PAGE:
The Pennsylvania Turnpike Commission today approved a 5 percent toll increase, to take effect Jan. 4, 2015.
With the increase, the most common toll for a passenger vehicle next year will climb to $1.09 from $1.04 for E-ZPass customers and to $1.70 from $1.60 for cash customers. The most common toll for a Class-5 vehicle — a prevalent tractor-trailer class — will increase to $9.05 from $8.62 for E-ZPass customers and to $12.80 from $12.15 for cash customers.
While the increase affects cash and E-ZPass rates similarly, E-ZPass customers will continue to save at least 35 percent on tolls.
“Yearly turnpike toll increases are necessary for the commission to satisfy the financial plan outlined under a transportation-funding law enacted seven years ago,” said PA Turnpike CEO Mark Compton. “Under Act 44 of 2007, the PTC must make annual transportation-funding payments to PennDOT, while at the same time allocating funding to maintain and improve our own 550-plus mile system — parts of which turn 75 years old next year.”
The 2015 toll increase will be the seventh annual rate increase needed under Act 44 of 2007. It is the first time since 2011 that E-ZPass rates have gone up by the same percent as cash rates. E-ZPass tolls have increased by 7 percent since lower rates for E-ZPass were first introduced in 2011.
“It is important our customers understand that we continue to work hard to hold down costs as we ask motorists to pay more at the tollbooth,” Compton said. “In fact, we have kept discretionary operating-cost increases under 4 percent a year, and we have reduced our toll-collector complement with the rising popularity of E-ZPass.”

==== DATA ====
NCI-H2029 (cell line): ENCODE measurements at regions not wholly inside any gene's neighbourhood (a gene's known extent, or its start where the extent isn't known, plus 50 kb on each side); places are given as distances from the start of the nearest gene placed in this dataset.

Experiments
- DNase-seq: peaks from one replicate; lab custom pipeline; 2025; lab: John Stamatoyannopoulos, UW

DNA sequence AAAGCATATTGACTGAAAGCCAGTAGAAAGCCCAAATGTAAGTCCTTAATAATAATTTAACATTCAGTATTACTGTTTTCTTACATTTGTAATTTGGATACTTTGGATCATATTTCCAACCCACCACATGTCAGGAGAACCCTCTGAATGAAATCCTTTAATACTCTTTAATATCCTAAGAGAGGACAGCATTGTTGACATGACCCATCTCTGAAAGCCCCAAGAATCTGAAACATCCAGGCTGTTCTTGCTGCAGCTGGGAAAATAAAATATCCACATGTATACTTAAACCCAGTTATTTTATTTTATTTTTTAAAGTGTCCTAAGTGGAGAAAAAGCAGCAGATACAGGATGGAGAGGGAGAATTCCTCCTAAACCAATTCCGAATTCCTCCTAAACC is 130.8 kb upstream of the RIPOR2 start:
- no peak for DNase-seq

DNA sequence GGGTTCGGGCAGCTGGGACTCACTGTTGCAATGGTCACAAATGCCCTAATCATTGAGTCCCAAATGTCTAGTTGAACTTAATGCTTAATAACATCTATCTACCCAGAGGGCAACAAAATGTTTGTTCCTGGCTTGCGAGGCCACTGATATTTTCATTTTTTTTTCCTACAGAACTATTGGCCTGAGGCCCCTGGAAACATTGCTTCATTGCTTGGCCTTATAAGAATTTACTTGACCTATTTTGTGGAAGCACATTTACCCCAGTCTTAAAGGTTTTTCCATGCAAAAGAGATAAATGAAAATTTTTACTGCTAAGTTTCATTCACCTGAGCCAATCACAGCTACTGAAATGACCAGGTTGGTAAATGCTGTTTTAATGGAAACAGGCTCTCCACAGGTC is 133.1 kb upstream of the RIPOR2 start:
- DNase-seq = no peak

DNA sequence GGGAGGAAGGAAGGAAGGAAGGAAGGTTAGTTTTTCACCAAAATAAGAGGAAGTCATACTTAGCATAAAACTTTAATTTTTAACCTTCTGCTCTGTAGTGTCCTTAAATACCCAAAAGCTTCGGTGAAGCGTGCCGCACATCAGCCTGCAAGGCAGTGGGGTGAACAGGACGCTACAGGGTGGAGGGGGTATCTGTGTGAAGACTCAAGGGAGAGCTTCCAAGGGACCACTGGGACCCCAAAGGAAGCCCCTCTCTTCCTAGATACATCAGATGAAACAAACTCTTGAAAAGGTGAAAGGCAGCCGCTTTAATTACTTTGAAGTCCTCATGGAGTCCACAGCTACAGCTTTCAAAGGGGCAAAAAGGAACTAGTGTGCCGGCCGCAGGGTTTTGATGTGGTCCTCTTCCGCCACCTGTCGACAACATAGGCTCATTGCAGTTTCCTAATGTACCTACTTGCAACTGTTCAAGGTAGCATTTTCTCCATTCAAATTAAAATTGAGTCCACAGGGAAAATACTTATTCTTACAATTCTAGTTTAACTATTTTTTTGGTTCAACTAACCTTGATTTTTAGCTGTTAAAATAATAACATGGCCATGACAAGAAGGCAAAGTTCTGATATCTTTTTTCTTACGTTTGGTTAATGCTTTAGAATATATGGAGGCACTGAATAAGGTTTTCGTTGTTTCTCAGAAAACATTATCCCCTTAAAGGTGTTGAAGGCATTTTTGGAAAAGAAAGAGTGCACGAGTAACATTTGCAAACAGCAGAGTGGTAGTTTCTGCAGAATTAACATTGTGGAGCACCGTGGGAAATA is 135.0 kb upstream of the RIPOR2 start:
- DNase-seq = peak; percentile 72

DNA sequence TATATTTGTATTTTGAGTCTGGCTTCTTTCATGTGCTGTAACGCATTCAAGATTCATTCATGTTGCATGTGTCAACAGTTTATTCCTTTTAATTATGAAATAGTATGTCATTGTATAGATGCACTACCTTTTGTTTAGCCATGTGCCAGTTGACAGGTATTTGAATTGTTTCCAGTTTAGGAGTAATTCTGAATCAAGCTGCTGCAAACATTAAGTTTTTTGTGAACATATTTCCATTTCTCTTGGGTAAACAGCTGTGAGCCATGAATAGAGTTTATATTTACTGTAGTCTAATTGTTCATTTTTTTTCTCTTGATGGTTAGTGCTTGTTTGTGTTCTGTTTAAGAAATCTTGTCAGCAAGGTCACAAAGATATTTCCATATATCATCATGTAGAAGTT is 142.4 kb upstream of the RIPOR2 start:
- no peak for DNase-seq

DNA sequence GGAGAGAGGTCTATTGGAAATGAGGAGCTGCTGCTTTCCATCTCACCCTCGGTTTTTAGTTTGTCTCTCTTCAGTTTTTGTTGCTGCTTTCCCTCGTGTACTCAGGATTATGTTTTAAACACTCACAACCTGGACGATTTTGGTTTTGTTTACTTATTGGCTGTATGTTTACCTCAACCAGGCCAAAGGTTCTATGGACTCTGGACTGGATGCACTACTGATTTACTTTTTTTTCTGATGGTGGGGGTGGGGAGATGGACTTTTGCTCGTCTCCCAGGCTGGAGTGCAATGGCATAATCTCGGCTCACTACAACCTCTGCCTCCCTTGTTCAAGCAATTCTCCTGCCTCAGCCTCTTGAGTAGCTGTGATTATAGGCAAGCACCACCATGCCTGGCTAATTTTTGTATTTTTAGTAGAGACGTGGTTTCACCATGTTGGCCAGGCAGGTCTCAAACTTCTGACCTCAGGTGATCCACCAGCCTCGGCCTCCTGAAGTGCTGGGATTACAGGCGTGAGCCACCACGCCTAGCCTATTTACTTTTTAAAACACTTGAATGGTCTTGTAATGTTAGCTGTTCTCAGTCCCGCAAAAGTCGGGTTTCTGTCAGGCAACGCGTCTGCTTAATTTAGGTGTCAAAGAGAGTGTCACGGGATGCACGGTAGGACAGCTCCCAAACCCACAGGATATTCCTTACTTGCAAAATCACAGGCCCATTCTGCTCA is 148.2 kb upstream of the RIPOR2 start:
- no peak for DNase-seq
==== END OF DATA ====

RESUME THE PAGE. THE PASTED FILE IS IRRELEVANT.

Compton explained that factors such as set employee pension costs and fluctuating winter maintenance expenses restrict deeper budget cuts but said that the PTC is committed to holding expenses to the minimum. He said the commission has almost 300 fewer collectors on staff since the implementation of E-ZPass; today, E-ZPass is used by 73 percent of all PA Turnpike customers.
“Over the last few years, the commission has taken several steps to increase efficiency and accountability and to provide a better transportation value,” Compton said. “We will continue to improve business practices and work to keep toll increases to a minimum.”
Since the PTC started making annual payments to PennDOT, it has provided $4.3 billion for roads, bridges and transit assistance statewide. Last year’s transportation funding law, Act 89, lessened the PTC’s funding requirement to PennDOT. The PTC’s annual payments remain at $450 million for eight more years, through June of 2022. But, starting in fiscal year 2023, those payments will drop to $50 million per year until the Act 44 agreement ends in 2057.
“While Act 89 does provide long-term financial relief, it does not eliminate our debt or funding obligation,” said Compton. “Therefore, the commission will need to continue to increase tolls annually for the foreseeable future.”